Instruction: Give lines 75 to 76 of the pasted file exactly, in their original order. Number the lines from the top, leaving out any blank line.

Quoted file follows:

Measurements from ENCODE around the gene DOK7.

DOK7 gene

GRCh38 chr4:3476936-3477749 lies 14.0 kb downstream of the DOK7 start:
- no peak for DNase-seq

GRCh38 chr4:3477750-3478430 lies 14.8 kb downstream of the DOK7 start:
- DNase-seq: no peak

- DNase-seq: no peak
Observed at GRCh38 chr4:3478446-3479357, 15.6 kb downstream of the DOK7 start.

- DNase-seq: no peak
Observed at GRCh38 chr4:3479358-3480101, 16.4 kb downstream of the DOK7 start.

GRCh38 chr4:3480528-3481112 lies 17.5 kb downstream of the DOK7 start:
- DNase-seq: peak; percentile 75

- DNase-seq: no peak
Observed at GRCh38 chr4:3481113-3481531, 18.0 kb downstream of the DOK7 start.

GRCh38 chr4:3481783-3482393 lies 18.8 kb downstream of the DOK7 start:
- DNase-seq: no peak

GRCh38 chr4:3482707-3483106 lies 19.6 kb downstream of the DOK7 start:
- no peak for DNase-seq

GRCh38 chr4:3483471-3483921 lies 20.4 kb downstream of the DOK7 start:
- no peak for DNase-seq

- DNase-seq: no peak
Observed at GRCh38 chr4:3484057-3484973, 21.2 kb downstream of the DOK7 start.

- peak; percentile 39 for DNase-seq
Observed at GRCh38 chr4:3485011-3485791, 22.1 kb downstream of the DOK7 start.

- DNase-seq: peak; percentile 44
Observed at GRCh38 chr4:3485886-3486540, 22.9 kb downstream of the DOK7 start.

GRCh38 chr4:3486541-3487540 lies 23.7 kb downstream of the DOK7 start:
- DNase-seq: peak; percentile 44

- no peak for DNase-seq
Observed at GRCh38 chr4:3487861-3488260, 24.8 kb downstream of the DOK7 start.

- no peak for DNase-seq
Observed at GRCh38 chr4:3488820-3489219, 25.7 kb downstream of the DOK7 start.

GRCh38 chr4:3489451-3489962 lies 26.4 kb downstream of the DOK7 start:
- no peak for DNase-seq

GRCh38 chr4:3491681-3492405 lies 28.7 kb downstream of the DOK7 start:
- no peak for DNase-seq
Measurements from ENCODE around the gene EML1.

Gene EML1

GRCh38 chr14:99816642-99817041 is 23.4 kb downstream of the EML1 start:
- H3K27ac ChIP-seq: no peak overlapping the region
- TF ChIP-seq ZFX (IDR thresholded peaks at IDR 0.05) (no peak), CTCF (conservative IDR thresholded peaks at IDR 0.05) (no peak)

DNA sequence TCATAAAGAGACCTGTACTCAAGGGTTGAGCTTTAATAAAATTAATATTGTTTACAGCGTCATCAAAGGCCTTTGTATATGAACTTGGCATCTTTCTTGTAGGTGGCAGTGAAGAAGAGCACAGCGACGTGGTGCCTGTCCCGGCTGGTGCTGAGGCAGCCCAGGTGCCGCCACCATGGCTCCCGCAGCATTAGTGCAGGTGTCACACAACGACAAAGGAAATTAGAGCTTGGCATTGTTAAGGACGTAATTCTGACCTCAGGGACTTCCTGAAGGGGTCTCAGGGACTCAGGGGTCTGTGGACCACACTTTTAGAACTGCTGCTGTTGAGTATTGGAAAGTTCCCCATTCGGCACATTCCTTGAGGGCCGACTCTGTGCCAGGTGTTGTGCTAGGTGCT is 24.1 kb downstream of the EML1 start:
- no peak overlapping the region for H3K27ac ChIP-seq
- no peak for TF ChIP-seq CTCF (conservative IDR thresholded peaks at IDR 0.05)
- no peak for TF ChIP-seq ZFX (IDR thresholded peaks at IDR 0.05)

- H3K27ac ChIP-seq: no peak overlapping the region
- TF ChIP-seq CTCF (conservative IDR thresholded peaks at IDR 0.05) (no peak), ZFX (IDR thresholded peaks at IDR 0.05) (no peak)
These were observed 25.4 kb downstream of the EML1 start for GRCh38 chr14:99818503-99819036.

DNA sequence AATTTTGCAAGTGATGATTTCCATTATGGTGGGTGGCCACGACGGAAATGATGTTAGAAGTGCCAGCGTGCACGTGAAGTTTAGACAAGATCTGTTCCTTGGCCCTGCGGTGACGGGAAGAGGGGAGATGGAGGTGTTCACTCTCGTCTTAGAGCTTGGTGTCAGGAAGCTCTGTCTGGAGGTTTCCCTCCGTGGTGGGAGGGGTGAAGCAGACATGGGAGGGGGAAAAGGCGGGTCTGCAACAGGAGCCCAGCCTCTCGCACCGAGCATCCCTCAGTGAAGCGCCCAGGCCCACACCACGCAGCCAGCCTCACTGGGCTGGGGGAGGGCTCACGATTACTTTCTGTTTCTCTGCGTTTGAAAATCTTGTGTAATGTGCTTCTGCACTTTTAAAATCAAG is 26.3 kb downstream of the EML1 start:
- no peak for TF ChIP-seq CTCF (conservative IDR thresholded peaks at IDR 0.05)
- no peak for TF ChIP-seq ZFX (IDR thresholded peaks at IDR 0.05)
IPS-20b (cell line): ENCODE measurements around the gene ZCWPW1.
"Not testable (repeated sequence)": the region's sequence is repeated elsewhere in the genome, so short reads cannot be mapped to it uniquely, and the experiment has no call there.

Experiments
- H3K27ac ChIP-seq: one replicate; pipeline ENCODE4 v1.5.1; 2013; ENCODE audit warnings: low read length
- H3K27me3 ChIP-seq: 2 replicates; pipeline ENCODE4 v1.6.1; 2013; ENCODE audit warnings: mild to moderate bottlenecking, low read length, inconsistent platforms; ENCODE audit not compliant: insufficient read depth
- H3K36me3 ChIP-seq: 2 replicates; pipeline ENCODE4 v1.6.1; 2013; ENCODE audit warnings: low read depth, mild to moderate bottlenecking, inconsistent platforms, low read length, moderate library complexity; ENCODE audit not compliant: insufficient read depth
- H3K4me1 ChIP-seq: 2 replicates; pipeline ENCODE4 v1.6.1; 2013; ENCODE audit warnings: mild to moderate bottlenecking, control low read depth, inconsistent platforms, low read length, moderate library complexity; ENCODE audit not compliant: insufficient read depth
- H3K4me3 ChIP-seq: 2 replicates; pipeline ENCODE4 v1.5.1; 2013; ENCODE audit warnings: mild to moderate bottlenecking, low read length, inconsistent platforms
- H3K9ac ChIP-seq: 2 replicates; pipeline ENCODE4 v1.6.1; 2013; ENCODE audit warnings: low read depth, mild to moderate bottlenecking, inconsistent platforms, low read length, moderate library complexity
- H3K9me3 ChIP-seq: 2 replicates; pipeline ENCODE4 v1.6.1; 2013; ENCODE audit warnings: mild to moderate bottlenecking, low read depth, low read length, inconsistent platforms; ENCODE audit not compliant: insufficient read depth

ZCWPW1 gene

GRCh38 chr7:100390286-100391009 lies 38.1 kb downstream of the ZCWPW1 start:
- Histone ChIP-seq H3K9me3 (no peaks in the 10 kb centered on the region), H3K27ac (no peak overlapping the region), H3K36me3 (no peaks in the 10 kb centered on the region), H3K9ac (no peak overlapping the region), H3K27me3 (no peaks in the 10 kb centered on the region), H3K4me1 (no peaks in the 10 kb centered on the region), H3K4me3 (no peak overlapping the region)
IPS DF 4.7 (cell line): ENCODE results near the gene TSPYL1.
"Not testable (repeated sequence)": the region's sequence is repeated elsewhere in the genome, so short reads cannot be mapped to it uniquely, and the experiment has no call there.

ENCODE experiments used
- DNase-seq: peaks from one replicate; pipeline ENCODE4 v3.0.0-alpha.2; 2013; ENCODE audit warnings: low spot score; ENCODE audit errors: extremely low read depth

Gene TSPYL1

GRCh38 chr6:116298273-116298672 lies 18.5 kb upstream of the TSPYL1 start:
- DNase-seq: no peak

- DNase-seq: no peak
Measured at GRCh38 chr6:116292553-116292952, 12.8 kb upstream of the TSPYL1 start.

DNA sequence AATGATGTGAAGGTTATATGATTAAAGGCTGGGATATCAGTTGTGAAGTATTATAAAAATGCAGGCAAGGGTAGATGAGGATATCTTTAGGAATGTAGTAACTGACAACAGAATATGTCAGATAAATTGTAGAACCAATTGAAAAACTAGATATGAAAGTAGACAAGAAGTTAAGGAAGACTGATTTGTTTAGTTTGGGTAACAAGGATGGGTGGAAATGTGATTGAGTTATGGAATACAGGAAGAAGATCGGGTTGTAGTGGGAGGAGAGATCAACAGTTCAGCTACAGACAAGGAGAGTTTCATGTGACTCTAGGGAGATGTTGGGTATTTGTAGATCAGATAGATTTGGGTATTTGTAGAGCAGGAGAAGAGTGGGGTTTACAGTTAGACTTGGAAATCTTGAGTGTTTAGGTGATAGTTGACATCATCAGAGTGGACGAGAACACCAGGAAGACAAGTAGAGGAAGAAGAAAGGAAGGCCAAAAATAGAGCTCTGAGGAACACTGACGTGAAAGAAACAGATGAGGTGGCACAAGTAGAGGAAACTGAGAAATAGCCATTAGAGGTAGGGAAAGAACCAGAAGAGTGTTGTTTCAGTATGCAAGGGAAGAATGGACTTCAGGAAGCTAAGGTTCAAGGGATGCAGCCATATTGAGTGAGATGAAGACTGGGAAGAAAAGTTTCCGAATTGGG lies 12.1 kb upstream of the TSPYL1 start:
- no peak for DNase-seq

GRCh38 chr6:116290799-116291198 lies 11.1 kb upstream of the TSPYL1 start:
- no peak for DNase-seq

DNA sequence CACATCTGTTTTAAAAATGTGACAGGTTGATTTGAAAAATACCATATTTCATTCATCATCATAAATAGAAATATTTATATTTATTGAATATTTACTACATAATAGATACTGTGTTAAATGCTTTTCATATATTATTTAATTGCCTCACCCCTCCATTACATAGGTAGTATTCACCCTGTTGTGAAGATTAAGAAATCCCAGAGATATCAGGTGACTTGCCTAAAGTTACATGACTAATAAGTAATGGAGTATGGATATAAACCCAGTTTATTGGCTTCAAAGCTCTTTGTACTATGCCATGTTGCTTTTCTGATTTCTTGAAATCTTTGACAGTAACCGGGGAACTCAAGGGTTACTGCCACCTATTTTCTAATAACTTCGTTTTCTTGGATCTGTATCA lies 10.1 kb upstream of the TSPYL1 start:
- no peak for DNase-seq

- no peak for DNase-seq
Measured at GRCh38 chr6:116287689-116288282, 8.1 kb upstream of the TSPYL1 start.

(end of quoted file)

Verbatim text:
- no peak for DNase-seq

GRCh38 chr6:116290799-116291198 lies 11.1 kb upstream of the TSPYL1 start: